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Divide article?[edit]

Since "laity" means two completely different things, I think we should cut up the article in two (one referring to the reigious meaning, the other the common meaning)

--Msoos 08:00, 2 October 2005 (UTC)

i also agree that this should be divided

What other meaning? I am glad to build a disambiguation page, but I don't know any other meaning besides this one. Give me a source or two to read and I'm glad to help with this. Sarum blue 17:04, 24 April 2006 (UTC)
I also think that if changes are to be made, it should be mentioned that while the expression "lay people" is often used in common speech, the word "laity" itself is not, and is still mostly restricted to its religious meaning. Loganberry (Talk) 02:34, 5 September 2006 (UTC)

Any place for mention of groups that don't distinguish?[edit]

I don't want to clutter up the article with irrelevancies, so I won't make an addition on this topic myself. However, I'd like to raise the point that in some Christian groups, the concept of "the priesthood of all believers" (based on a biblical text) causes them to resist making a clergy/laity distinction. In the Church of Christ, as one example, a congregational may have one or more minister (often paid by the congregation), but there is an understanding that any believer — most commonly restricted to any male believer, however — has an equal authority. Mormonism, on the other hand, officially rejects having a paid preacher at all and seems to have no office clearly corresponding to that of priest, though they have elders, bishops, and at the top level, apostles. It seems a topic that should at least be touched on, but I've no clue how to do it without seeming to take the article down a tangent. Lawikitejana 02:15, 10 September 2006 (UTC)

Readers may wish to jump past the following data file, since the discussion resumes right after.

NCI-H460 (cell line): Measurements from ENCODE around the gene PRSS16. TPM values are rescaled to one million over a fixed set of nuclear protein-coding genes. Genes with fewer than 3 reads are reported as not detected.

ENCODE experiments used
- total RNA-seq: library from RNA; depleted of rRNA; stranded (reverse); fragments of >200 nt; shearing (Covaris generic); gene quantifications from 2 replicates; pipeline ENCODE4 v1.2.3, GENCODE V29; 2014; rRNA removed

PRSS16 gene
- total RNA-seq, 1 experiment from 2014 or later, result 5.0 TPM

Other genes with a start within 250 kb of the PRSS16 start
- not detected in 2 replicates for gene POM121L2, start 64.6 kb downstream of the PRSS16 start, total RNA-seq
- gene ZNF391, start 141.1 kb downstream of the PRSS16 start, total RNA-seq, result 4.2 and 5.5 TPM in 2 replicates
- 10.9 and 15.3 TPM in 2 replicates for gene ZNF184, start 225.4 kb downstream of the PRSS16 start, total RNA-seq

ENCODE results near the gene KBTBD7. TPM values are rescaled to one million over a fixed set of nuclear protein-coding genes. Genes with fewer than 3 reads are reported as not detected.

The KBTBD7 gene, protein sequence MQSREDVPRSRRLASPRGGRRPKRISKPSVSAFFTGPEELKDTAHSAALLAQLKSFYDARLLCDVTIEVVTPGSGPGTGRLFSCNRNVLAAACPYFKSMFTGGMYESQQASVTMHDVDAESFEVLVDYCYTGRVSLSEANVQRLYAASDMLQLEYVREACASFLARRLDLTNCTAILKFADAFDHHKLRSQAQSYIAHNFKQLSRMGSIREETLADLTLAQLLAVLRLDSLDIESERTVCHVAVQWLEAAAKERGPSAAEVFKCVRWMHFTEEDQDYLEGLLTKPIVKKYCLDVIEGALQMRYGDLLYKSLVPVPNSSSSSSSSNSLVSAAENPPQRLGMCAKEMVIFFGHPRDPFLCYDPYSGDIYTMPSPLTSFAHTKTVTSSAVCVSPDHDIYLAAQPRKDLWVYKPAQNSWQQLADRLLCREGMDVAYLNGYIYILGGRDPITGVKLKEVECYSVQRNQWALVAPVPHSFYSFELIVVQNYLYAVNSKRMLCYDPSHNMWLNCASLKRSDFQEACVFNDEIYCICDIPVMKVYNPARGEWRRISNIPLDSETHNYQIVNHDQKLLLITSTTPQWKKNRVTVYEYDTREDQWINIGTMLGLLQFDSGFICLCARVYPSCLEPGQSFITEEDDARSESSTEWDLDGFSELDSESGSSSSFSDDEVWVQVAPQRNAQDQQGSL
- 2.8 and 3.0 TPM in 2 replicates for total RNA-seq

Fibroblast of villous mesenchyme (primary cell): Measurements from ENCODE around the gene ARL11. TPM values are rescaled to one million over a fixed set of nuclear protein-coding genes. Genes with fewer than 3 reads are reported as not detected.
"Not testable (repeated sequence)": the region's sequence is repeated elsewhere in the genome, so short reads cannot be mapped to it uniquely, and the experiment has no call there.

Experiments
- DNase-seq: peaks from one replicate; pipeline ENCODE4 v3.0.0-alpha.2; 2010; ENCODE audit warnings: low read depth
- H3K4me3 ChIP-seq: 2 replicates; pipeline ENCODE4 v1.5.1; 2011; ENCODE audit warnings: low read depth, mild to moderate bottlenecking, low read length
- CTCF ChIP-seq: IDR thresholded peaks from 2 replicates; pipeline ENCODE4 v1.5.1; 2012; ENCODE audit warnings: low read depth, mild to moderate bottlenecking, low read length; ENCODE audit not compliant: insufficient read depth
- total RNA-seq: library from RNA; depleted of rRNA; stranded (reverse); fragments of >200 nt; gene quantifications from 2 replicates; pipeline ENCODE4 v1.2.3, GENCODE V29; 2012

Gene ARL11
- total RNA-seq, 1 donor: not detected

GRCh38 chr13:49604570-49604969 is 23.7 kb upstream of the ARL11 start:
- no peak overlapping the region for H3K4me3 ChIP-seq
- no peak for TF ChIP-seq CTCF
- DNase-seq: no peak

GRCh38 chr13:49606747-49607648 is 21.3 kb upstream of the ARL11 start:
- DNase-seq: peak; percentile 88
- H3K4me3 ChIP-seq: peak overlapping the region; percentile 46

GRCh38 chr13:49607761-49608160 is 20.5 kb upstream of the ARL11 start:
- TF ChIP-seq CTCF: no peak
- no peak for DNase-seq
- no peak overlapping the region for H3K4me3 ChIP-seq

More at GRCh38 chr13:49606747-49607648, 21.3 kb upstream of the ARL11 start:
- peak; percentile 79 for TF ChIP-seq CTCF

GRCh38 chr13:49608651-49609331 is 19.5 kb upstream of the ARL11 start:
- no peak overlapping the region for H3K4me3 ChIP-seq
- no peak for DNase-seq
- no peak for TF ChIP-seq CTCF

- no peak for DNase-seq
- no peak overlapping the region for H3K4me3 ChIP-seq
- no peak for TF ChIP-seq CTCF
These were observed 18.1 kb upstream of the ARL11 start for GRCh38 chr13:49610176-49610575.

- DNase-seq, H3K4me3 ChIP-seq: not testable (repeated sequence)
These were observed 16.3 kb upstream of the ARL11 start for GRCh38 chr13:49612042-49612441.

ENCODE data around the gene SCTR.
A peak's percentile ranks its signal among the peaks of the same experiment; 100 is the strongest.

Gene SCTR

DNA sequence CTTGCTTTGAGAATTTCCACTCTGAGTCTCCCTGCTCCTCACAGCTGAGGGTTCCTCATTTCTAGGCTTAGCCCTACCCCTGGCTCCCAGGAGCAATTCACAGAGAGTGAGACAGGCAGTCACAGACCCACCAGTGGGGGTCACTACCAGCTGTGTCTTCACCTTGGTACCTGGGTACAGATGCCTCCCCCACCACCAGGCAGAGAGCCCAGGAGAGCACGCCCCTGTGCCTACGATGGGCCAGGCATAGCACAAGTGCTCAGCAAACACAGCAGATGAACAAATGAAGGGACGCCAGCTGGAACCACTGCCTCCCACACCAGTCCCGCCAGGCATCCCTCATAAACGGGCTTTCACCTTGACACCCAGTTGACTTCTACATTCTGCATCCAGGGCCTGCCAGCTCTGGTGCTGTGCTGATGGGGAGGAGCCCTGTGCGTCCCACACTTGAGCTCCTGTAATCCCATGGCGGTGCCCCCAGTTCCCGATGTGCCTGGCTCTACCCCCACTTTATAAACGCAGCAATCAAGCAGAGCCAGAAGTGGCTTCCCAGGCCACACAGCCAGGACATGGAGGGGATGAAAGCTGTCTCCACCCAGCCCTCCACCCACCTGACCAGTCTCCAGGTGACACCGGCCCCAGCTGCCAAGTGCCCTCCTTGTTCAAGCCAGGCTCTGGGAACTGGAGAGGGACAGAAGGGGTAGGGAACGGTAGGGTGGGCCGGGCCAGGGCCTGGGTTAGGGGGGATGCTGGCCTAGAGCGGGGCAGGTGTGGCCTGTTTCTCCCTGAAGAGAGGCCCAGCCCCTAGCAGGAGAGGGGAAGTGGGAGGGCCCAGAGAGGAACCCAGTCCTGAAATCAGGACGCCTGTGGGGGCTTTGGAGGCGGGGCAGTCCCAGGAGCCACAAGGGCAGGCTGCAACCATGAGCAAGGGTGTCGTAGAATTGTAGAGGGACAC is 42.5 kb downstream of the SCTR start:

This does seem to be a problem for this article. The claim that in Anglicanism, the three orders are priests, deacons and lay ministers is misguided; Anglicanism observes the traditional three orders of bishops, priests and deacons; lay ministers are not consecrated in the same way as ordained ministers. However, Anglicanism is still moderately supportive of the idea of the 'priesthood of all believers', and the article correctly notes the important role of laity in synodical government. AlexTiefling 21:27, 3 October 2007 (UTC)
There is a similar problem here for Latter-Day Saints. Our leaders are ordained. It seems to me if they are ordained they are not laity, which is defined here being those who are unordained leaders. (talk) 19:34, 5 June 2014 (UTC)

Roman Catholic history[edit]

The history of the laity is not historically accurate, but I don't have many sources at my fingertips. This section is also simplistic, and the shifting role of the laity is pretty complex... Freder1ck 00:02, 11 November 2006 (UTC)Freder1ck